Letter to the Editor:
I appreciated the article by J. Alan Branch in the April 8 issue of The Pathway where he told the sad story of the ordination of Fred Phelps by a Southern Baptist Church. It is the proverbial cautionary tale. His commentary is a call to Southern Baptists to better police our own ranks when it comes to who we ordain. It should never be a light matter for a congregation to call for the ordination of a man to the ministry. Neither should it be a light matter for a local church to rescind a man’s ordination, but there are times when it is necessary.
Given the autonomous nature of the SBC, no ecclesiastical authority outside of the local church has the authority to de-frock a man that a local congregation as ordained to ministry. However, no local church and no minister ought to assume ordination to be permanent should he fall into serious sin or bring shame to the Body of Christ. In such circumstances it behooves the local church to seriously consider revoking the man’s ordination and making that known to fellow congregations.
One of the hardest letters I have ever had to write concerned just such a situation. Some years ago I was part of an ordination council interviewing a man whose church had called for his ordination. The church was a small rural congregation and the man and his family had moved into the area a few years before. He and most of his family were converted to Christ and became active members of the congregation. When their pastor left, this man was asked to supply preach until the church could call another pastor. The church was so impressed with his abilities that after several months they invited him to serve as pastor. The ordination council asked all the questions they should have, including whether-or-not there was any moral situation in his life that might reflect poorly on Christ and His Church. He assured us there was not. He lied.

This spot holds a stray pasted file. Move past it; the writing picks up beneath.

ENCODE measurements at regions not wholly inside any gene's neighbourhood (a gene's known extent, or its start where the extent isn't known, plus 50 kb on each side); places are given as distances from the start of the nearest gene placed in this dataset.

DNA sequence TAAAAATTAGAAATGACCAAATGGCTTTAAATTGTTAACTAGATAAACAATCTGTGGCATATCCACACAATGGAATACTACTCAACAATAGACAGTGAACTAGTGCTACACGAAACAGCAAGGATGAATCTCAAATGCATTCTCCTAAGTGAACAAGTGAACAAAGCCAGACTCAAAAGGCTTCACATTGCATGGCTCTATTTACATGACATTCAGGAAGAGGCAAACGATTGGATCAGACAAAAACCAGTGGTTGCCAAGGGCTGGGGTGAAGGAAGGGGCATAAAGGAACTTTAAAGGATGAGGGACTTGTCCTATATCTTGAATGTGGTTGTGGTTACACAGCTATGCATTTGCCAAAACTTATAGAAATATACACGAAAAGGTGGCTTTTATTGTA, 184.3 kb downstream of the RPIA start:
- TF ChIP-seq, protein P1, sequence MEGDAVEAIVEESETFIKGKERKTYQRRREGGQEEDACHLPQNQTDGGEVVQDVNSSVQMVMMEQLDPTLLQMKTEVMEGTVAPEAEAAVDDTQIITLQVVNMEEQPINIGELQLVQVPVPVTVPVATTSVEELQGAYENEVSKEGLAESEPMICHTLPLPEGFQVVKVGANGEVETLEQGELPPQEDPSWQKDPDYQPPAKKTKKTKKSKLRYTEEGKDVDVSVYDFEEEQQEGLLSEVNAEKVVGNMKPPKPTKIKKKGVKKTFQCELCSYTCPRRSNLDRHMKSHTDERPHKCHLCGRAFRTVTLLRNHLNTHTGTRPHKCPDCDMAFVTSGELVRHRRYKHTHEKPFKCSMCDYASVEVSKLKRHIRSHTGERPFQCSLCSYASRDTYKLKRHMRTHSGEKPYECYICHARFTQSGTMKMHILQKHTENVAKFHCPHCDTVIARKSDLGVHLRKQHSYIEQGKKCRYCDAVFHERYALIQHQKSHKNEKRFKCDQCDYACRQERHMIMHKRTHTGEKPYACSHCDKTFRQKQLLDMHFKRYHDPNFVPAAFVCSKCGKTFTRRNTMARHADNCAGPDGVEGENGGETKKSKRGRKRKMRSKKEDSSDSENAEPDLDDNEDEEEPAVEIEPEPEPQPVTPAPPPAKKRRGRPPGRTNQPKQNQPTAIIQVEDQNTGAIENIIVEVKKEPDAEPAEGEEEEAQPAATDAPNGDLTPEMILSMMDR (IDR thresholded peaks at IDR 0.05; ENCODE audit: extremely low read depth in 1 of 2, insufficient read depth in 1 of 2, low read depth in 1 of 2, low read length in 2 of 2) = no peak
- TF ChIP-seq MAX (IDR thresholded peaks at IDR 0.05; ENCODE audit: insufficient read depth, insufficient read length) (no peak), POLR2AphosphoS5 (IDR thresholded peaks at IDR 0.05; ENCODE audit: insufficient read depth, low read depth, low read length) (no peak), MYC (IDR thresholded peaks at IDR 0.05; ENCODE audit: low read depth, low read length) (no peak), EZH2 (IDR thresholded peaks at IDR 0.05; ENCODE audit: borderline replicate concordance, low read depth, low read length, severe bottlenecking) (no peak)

Within three months it came to light that the newly ordained pastor was having an extramarital affair. It had started months before his ordination and had continued after his ordination. The church was, of course, devastated. As is often the case some church members demanded his resignation while others thought that his public confession and apology was sufficient. I, along with the other ministers from our association who served on the ordination council, wrote letters to a sister church encouraging the congregation to revoke the man’s ordination. In a special called business meeting that was—as you might expect—contentious, the church did indeed vote to revoke his ordination. They informed their fellow associational churches of the decision.
Considering our Baptist ecclesiolgy this kind of self-policing is one of the few ways I know of by which we can hold each other accountable for the inexcusable behavior of men like Fred Phelps and others.
David Krueger, Pastor
First Baptist Church, Linn
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